The Milking Parlour: In Bristol from April 21st – 25th

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The Milking Parlour

 

From 21-25 April Nessie Reid will be living with two pure-bred Guernsey cows in the centre of Bristol for 4 nights and 5 days.

Free to all, this immersive exhibition will explore the values and connections we hold towards our food and farming system here in the UK.

26,500 dairy farms existed in the UK in 2001; by 2011 there were 14,700. In 1950 there were a massive 196,000 dairy farms, which means that over the past 60 years, 92.5% of them have disappeared. Milk, once hailed as a superfood providing 34% of our RDA of protein, is now so undervalued that it is often cheaper to buy than bottled water. More and more the next generation are turning away from dairy farming because they simply cannot afford to make ends meet.

Nessie will construct a temporary milking parlour and farming discussion forum in the¬†Harbourside’s Anchor Square. As part of the show there will be a live programme of daily talks and milking sessions, opportunities to hear the stories of, and ask questions to, dairy farmers as well as a variety of workshops for all ages.

Watch the film by clicking here, and for more information, visit The Milking Parlour website.

2 Responses to The Milking Parlour: In Bristol from April 21st – 25th

  1. Barbara Hollyhead

    What a wonderful initiative. My Mother was a dairy farmer’s daughter and the farm where she was born is still owned and run today by my family (my Mum’s brother and my cousins). I have many, many happy memories of spending time down on the farm and that was back in the days when they also kept sheep too. I don’t envy my family running it as a business nowadays. Price cutting, cheap imports, constant threat of TB which would mean the whole herd would have to be culled and more … not including the early mornings and having to be on hand all the time! I don’t know the half of it! I know it would be a tragedy if they stopped doing it though!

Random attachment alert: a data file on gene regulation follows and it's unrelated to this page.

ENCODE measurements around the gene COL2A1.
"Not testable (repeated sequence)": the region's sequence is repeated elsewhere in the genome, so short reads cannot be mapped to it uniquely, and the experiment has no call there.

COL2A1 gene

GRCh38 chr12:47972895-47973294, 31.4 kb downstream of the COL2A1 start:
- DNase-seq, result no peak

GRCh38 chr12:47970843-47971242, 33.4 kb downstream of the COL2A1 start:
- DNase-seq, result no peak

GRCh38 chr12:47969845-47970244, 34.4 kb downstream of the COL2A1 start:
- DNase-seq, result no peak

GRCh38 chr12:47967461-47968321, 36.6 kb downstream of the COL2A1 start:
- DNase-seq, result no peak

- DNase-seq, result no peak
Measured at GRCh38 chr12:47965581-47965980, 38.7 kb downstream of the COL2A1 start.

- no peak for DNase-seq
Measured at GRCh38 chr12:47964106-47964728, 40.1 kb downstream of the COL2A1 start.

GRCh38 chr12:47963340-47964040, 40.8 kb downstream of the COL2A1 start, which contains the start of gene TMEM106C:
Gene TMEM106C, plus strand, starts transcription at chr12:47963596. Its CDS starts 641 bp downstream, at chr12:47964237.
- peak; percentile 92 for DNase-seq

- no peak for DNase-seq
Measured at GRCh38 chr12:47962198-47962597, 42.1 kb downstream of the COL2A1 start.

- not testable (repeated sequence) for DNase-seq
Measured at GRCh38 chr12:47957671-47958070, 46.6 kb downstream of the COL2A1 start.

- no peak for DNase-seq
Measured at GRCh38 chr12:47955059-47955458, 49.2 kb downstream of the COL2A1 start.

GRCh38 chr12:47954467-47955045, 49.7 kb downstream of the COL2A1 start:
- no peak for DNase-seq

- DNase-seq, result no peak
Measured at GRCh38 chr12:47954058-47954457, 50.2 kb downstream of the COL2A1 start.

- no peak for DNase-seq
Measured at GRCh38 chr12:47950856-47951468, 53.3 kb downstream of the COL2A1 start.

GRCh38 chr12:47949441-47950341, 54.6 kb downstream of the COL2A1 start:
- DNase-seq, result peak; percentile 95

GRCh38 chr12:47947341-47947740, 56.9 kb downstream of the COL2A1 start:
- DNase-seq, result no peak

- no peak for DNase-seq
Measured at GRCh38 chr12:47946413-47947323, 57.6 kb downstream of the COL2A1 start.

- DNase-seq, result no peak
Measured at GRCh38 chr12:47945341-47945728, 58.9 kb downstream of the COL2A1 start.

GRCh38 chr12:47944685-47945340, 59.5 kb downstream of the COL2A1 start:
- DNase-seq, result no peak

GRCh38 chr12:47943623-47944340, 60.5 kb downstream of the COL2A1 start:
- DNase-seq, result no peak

2. Just been down to Anchor Square (Sun/24/Apr/2016) to see what all the hoo-ha is about. I think the animal protection/vegan pressure groups often do a great job but on this occasion they’ve ended up with muck on their faces; all their hype about distressed animals and exploitation is a load of nonsense (but largely thanks to them this exhibition has received national coverage). After 2 nights living next to a nightclub the cows were completely unfazed – Nessie said that she and her night-shift team, who sleep in the marquee with the cows, were the only ones who were distressed having hardly got any sleep. And from my observations it wasn’t just the kids who loved stroking the cows and seeing them being milked – the parents loved it too and asked lots of interesting questions. I spoke to one of the farmers there and he said what with all the pampering and mollycoddling these night-clubbing cows have been getting they won’t want to go back to the farm! As far as I am concerned, if this event has helped make people think a bit more about the food they eat, where it comes from and what it takes to produce it then it has been well worthwhile. Well done Nessie.

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